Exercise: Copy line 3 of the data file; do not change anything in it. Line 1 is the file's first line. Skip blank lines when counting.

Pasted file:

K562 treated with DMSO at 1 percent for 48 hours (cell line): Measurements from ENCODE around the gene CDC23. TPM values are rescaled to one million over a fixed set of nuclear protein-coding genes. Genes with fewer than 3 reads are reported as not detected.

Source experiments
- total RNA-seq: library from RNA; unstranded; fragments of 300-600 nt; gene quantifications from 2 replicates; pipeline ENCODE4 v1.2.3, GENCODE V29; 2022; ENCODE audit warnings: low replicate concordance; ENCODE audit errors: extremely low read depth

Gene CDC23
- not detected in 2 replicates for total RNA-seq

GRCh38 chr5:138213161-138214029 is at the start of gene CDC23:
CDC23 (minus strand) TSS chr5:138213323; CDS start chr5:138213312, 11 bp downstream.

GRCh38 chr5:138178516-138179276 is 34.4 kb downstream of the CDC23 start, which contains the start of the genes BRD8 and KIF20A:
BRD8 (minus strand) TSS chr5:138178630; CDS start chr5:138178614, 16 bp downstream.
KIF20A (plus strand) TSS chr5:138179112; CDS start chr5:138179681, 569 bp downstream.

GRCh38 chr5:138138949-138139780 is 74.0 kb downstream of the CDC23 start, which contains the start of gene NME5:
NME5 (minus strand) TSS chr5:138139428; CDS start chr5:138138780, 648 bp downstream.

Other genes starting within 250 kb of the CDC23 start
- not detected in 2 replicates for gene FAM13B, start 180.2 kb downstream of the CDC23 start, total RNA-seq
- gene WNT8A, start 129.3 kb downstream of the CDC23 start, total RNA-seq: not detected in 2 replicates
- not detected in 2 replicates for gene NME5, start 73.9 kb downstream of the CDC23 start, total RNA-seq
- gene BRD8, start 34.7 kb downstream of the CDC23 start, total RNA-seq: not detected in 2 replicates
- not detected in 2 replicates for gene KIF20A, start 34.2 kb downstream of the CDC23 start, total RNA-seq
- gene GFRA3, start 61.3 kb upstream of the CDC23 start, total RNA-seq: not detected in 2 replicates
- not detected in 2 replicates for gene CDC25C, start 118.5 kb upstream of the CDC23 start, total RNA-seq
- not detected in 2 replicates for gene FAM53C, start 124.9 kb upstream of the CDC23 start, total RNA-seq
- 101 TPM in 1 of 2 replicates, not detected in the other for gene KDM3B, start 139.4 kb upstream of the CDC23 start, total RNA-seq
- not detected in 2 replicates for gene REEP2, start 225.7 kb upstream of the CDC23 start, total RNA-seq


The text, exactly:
- total RNA-seq: library from RNA; unstranded; fragments of 300-600 nt; gene quantifications from 2 replicates; pipeline ENCODE4 v1.2.3, GENCODE V29; 2022; ENCODE audit warnings: low replicate concordance; ENCODE audit errors: extremely low read depth